by Walter Brasch
The car died. Just choked, sputtered, and died right there on the highway.
So, we had it towed back to the house where our oldest son declared he would fix it and save the cost of taking it to a garage. "If given enough time, I can fix anything," he declared. "It's just a process of elimination."
On the first day of elimination, he checked the battery, all fluids, the rocker arm gaskets, then took off all the belts, hoses, and wires, massaged them, and replaced the ones that looked worn out. And then he swore.
On the second day, he replaced sparkplugs and set the gap, checked the hoses and wires, and called in reinforcements.
Mark, his best friend, knows nothing about cars, but lives close by, and always has a good-looking broken down car. Collins works on high voltage telephone trans -formers. They bent over the motor, hmmmmmmm-ed a few times, took everything out, put everything back in, and then decided the problem was the carburetor. That afternoon, they cleaned the air filter, screen, cover, jets, and choke. They could tell anyone the history of carburetors, including the fact that the inventor was French who had based it on a perfume atomizer. But they couldn't get the car running again.
So, they concluded the problem was a bad module. Now, the module, which regulates the spark and timing, breaks down maybe once every decade. But once you decide it's the module, then it has to be the module. So, they bought a new module, carefully put it in, started the car and heard . . . absolute -ly nothing but a horrible whirring and grinding sound. Just like the whirring and grinding they had heard when the car died.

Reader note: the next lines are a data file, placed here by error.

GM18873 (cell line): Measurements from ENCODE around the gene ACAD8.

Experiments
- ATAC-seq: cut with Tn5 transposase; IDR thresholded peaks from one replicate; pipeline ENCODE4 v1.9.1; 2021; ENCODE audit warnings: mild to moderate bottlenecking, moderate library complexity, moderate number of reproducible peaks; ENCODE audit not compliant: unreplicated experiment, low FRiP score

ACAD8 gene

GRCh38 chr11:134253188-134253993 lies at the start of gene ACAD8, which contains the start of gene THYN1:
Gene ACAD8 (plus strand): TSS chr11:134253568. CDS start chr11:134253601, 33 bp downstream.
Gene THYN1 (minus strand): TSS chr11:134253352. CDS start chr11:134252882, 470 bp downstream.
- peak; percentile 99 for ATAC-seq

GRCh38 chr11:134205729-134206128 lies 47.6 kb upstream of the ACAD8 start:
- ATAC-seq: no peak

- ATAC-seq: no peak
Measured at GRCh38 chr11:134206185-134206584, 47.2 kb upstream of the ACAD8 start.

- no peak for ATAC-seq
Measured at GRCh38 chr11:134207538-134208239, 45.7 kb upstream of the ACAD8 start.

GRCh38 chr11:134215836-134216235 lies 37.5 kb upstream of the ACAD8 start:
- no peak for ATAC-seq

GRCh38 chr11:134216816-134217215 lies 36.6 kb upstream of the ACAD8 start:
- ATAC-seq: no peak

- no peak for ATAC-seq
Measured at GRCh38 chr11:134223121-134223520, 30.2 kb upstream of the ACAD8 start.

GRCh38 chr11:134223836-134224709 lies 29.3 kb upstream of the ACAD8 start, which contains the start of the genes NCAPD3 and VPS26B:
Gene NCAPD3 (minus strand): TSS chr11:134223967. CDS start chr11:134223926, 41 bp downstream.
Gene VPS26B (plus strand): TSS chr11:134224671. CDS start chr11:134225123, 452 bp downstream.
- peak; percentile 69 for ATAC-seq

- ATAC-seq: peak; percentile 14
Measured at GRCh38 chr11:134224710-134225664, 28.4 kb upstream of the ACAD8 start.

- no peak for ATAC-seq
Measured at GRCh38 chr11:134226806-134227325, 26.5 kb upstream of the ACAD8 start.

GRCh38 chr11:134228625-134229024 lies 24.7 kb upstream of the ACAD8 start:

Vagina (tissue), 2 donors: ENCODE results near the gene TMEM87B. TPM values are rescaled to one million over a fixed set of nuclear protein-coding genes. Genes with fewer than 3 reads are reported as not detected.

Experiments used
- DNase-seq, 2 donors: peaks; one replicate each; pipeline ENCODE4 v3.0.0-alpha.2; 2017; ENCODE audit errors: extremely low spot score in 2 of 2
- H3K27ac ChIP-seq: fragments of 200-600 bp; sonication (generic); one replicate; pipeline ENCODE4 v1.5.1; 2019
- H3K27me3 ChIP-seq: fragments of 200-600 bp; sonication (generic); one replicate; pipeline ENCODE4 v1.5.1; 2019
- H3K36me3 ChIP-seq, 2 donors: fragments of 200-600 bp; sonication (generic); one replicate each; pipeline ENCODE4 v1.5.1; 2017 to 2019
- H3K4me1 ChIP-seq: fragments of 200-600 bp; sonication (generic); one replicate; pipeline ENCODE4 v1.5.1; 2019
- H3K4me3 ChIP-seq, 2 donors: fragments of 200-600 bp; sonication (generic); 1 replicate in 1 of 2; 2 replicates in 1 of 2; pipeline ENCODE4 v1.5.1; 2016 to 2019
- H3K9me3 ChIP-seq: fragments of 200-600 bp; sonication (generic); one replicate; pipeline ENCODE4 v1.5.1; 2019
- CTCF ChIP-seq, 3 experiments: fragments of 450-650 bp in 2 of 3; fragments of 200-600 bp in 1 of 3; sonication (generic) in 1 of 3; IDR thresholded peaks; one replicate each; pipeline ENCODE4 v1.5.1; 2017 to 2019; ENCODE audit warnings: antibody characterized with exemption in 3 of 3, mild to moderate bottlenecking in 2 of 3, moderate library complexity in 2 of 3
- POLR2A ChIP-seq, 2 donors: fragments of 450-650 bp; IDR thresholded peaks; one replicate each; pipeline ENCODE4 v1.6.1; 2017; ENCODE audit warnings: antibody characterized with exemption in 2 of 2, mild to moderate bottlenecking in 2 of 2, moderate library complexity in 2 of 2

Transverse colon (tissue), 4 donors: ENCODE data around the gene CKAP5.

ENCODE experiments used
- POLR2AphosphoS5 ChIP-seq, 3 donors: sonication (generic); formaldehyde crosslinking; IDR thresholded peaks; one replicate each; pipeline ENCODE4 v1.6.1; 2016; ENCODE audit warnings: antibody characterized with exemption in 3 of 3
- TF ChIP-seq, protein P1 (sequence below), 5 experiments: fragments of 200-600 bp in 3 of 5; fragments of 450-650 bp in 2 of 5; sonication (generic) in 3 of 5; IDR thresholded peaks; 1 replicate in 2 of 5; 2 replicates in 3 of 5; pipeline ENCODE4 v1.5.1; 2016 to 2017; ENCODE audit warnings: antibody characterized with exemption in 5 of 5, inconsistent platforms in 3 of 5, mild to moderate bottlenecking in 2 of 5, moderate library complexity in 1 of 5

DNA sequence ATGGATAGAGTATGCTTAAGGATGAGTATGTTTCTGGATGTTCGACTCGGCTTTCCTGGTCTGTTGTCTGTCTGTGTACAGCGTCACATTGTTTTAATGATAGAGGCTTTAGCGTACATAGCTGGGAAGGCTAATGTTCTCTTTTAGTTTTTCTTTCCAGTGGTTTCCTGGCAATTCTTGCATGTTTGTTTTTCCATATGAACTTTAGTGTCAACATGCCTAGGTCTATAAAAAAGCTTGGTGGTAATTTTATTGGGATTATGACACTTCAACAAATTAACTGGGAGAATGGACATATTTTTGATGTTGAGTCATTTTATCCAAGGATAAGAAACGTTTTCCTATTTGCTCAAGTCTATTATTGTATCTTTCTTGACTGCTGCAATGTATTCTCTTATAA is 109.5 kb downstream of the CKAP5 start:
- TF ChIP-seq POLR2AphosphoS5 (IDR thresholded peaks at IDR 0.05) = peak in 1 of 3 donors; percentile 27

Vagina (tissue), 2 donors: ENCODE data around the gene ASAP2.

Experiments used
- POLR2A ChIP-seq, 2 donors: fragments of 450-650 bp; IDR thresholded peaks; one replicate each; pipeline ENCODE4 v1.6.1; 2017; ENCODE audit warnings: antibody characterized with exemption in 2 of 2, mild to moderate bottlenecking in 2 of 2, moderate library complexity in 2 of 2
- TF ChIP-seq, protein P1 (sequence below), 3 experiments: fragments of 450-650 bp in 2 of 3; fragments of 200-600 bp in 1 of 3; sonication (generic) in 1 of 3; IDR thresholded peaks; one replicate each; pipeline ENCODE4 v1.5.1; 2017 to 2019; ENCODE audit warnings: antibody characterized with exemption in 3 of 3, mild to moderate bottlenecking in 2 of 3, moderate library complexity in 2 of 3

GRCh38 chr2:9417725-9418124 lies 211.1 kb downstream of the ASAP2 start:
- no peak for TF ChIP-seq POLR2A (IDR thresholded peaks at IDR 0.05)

"Parts store sold us a bad module," they uniformly declared.
That afternoon, they exchanged the new "bad" module, and triumphantly put in the replacement. Whirrrr and grind were all they heard.
"Take it to the garage," my wife and I suggested.
"I can fix anything, no matter how long it takes," my son testily replied.
On the third day, they brought in Brian. Brian was studying auto mechanics at a community college. He took everything apart, put it all back together, and declared, "It's broken."
"Maybe it's in the electrical system," said Mark, "but I don't know what to do with it." I reminded Mark that he had been a Navy electrician. "I was a marine electrician," he declared.
"Then take it to the river and float it," I suggested.
On the fourth day of repair, the team drained the oil pan, and put in new oil and an oil filter. It didn't fix the car. They knew it wouldn't, but said it needed it anyhow.
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